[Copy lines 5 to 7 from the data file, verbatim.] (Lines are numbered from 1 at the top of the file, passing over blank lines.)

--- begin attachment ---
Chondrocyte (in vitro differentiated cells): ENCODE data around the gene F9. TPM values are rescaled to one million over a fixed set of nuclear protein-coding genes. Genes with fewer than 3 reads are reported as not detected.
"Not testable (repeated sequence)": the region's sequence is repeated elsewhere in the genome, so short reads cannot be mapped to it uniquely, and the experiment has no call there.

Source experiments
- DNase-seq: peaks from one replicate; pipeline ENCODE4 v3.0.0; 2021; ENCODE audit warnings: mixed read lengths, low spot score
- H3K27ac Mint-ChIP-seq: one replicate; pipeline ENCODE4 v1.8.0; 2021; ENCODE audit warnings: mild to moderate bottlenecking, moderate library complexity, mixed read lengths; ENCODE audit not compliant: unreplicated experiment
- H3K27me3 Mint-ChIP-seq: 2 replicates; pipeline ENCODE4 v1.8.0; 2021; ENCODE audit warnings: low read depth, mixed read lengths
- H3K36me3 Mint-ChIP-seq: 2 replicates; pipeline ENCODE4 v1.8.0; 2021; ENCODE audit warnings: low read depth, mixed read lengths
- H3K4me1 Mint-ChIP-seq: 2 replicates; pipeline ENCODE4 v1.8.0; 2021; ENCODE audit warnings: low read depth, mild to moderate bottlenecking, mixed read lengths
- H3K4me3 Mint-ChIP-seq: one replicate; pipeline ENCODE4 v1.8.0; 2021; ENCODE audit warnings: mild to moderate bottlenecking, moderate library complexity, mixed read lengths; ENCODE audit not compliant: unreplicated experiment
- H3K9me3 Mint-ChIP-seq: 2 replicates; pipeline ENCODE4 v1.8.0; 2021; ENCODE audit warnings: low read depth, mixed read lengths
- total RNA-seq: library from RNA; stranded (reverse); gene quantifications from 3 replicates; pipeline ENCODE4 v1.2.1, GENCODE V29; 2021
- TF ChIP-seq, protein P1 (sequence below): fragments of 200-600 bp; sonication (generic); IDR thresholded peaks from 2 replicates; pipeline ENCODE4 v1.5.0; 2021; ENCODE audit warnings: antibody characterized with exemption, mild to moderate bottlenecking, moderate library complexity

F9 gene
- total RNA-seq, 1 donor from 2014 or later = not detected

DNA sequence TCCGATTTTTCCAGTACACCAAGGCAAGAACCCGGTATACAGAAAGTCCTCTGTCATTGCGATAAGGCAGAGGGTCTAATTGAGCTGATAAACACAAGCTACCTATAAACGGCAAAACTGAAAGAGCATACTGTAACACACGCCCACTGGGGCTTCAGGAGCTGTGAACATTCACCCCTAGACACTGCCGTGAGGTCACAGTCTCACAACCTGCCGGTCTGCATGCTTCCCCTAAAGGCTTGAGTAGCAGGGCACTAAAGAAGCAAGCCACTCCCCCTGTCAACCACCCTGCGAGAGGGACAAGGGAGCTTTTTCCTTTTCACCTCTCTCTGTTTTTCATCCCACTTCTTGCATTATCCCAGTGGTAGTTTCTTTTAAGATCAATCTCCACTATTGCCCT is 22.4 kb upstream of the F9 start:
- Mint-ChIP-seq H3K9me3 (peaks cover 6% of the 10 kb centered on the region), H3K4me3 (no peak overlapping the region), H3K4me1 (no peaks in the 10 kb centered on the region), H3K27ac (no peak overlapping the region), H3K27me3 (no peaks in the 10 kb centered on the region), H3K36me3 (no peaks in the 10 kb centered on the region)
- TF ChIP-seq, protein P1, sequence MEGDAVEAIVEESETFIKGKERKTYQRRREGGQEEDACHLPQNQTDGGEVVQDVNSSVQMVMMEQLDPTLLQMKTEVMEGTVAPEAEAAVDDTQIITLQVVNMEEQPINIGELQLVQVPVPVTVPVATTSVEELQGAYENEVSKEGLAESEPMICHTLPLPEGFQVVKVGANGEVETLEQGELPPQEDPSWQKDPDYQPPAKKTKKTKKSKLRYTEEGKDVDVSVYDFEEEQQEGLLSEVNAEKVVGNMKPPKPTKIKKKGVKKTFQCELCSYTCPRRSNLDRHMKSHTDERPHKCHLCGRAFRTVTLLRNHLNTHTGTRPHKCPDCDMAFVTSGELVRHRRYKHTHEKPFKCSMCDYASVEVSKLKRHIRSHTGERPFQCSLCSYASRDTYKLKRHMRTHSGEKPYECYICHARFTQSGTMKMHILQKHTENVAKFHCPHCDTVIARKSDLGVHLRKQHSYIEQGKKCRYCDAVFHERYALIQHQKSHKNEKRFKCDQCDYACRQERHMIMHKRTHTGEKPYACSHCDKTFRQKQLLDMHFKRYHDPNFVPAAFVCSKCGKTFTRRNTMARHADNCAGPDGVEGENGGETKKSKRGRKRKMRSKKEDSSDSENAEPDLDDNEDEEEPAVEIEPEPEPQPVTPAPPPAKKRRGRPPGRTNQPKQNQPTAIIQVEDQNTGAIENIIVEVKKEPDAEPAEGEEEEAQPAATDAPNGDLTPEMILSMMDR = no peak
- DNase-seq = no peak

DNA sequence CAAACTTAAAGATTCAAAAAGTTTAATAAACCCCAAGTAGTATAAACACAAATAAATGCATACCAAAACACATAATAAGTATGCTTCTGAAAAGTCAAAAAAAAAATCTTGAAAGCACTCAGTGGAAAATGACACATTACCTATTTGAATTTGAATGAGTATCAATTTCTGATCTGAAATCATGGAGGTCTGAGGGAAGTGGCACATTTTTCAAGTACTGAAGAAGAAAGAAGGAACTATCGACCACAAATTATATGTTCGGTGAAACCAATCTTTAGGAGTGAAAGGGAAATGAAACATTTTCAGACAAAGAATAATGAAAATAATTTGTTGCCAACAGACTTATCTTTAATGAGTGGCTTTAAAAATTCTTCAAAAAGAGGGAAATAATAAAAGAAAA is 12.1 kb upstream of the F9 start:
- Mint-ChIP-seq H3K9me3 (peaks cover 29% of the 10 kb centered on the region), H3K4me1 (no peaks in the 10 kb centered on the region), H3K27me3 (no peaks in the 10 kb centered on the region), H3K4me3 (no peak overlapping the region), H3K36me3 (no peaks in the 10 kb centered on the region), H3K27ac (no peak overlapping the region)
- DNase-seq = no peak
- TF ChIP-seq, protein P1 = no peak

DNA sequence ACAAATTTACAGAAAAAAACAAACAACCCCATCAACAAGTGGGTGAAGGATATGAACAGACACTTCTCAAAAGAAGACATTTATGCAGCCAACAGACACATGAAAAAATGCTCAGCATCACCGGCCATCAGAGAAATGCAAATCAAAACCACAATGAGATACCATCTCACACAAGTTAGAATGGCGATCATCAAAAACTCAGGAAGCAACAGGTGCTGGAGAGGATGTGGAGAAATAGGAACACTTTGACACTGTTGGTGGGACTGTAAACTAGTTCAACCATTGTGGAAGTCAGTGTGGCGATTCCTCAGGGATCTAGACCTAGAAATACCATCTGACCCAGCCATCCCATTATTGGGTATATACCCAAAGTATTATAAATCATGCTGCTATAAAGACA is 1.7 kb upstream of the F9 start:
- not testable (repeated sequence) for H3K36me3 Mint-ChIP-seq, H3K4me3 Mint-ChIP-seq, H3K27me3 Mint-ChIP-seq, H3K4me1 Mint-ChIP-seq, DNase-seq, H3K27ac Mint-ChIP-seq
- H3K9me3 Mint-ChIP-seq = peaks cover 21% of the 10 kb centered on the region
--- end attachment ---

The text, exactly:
- H3K27ac Mint-ChIP-seq: one replicate; pipeline ENCODE4 v1.8.0; 2021; ENCODE audit warnings: mild to moderate bottlenecking, moderate library complexity, mixed read lengths; ENCODE audit not compliant: unreplicated experiment
- H3K27me3 Mint-ChIP-seq: 2 replicates; pipeline ENCODE4 v1.8.0; 2021; ENCODE audit warnings: low read depth, mixed read lengths
- H3K36me3 Mint-ChIP-seq: 2 replicates; pipeline ENCODE4 v1.8.0; 2021; ENCODE audit warnings: low read depth, mixed read lengths